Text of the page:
Butches with Buns in the Oven!

ImageI opened up my Facebook today to see this fantastic picture and the words “Look guys! It’s our first butch + bun…in the oven!”

I could not be happier with this photo! First off, Chris in the picture has got all kinds of sass, which naturally I love. Secondly, pictures of people who look like me and who are pregnant!!! Someday, maybe I can add my picture(s) to the Butches + Babies blog.

I feel so happy and through the roof because it raises awareness that butches are carrying and birthing children (along with genderqueer and trans folks). When the public thinks of childbearing amongst gender non-conforming folks, my guess is the only image that (maybe) comes to mind is Thomas Beatie sharing his pregnancy on Oprah (or maybe Scott Moore if they’re really radical) as being THE transman who is also a birth parent. THE As in the one and only. A salacious circus sideshow for the public to consume and ponder about how this is even possible. This article announces that Moore is “[t]he world’s second known pregnant man”. This claim simply isn’t true. Trans and other gender non-conforming folks have been getting pregnant and giving birth since, well, longer than Oprah has had a talk show for sure. For sure.

But ay, there’s the rub. Yes I care that there is public awareness of these pregnancies. Yes, I want people to feel like they are not alone in their parenting decisions. To me, however, that’s not the most pressing issue. Most of all, I want there to be good, qualified, culturally competent, and sensitive care givers that gender non-conforming folks can reliably turn to for their GYN and OB care. I never want someone to wonder whether their healthcare provider will mix up their name and/or pronouns, never ever to worry if their body and embodied experience in this world will be treated respectfully or even competently. And part of the problem is that if there’s not public awareness of the pregnancies and births of gender non-conforming folks, then care providers will not feel the push to become competent in this area. To intentionally change their practices to become radically inclusive of all people who need their services. I want to applaud the ACNM for their recent position statement promising to work towards inclusive and competent care for their gender non-conforming clients.

Homebirth midwives, I think, could be ideal care providers for necessary sexual and reproductive health services for trans and gender queer clients as well as for pregnancy and birth. Imagine a homebirth for your beautiful family watching Baba push his baby out in the water into the waiting hands of his love and then snuggling up with their baby surrounded by care providers who know them for who they are and love and respect them. With no social workers coming in moments after the birth demanding to know who the birth parent is, removing the non-birth/non-biological parent from the room and making them sign second-parent adoption papers instead of bonding with your child in those precious first hours. Nobody using the wrong pronouns intentionally and derogatorily. Nobody giving anybody the stink eye, looking shocked, or being confused. And nobody talking about how ideal your breasts are for breastfeeding after you had a long conversation about with your care provider prenatally and explicitly stated that you plan to chestfeed your infant. Just you, your family, and your competent, inclusive care providers that you feel comfortable being your whole selves with.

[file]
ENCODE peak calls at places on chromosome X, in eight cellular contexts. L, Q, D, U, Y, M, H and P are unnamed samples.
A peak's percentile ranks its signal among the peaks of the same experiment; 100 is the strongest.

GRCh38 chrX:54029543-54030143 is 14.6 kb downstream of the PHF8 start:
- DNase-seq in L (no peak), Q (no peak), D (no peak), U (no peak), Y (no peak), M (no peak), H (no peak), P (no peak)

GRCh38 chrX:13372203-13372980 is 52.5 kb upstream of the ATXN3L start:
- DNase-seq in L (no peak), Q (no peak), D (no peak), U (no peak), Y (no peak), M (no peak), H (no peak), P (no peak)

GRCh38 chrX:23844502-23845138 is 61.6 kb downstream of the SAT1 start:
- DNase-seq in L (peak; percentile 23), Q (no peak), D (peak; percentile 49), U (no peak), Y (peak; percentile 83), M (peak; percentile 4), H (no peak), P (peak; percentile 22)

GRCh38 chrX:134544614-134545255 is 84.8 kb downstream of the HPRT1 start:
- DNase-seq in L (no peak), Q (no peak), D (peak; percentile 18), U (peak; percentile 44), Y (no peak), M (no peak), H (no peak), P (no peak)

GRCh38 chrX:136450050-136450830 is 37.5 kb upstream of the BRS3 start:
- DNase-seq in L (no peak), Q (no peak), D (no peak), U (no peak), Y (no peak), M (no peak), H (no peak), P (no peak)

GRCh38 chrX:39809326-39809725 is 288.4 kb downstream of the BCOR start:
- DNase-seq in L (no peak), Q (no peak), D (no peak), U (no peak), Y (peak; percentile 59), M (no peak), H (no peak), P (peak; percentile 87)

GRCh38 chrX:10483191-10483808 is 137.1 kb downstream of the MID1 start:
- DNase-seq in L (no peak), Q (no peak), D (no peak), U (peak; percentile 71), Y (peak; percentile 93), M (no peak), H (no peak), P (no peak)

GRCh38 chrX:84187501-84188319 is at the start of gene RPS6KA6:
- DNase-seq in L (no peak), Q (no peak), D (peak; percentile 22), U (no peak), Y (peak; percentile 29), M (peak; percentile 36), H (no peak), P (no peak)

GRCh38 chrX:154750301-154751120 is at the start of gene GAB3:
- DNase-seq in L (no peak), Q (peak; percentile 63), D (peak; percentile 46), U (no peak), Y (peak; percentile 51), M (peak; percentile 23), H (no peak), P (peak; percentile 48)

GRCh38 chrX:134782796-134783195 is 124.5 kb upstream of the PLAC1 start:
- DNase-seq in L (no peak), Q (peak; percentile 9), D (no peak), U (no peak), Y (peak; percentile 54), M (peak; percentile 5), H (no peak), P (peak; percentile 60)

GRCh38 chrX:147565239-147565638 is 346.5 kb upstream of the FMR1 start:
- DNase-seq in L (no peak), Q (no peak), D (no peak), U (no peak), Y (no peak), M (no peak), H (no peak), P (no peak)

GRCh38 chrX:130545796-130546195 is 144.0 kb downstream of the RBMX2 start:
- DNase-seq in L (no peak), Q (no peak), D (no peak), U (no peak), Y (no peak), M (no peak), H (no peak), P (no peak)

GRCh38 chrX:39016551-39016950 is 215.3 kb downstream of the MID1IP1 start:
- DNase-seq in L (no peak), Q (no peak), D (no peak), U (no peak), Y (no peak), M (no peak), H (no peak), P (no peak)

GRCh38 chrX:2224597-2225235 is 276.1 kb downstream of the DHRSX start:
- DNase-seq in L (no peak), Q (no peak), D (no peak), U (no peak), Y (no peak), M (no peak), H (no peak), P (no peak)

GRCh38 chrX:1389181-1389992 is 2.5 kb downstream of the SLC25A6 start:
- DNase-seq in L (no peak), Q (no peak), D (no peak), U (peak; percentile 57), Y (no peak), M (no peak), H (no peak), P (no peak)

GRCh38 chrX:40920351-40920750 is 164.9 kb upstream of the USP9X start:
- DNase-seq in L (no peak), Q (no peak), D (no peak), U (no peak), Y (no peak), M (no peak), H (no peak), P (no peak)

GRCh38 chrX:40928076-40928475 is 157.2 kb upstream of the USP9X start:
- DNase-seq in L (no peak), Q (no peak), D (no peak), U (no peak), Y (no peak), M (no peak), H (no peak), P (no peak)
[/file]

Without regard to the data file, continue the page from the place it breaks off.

I fully intend to serve queer and gender non-conforming clients in my (future) midwifery practice. I’m so close to that reality I can taste. Now we’ve just got to get MANA the general population of homebirth midwives on board and we’d really be heading in the right direction.

Midwifery Care is Revolutionary

 

“Deciding that you’re going to have a baby with a midwife makes you a revolutionary. Just that decision alone. You have decided that you are not going to be a passive voyeur in the journey of pregnancy and of birth. That you are, as I tell my clients, deciding that you’re going to drive this car. You will invite other people to be in the car with you. Your midwife and your birth team will be sitting next to you with a map. When you decide that you’re going to have a baby with a midwife, you decide that you’re going to participate in the decisions that are made during your pregnancy.”

Inspiring and stirring words by Claudia Booker from the short film Midwives Address Health Disparities.

Dar La Teta Es Dar Vida

From Puerto Rico. It’s been out for a few years, but I love the candid images and film of nursing infants and toddlers. I think you’d be hard put to find a film in the US that gave such a honest look to breastfeeding. Here, we are so worried and anxious about the sexualized breast that nipples and breasts are to be hidden always during breastfeeding and toddlers are clearly too old to receive nourishment from the breast. This short film is as joyful and beautiful as it is refreshing.

And Even More Babies

When I’m not obsessively visiting Butches + Babies daily for more glorious pictures of my community posing so handsomely with the babies in their lives, I’m reveling in the beauty of this family as they navigate the joys and challenges of raising a daughter with Down’s Syndrome while living in Laos. And it’s not just because Nava might be about the cutest toddler I’ve ever seen posing in her fashionable orange baby glasses.

I marvel at the deftness with which this family seems to navigate their world and the multiple identities they inhabit. I take so much joy in the fact that they have chosen to share their story with all of us, and in such a visual and visible way. And quite honestly, I simply cannot get enough of Nava’s smile.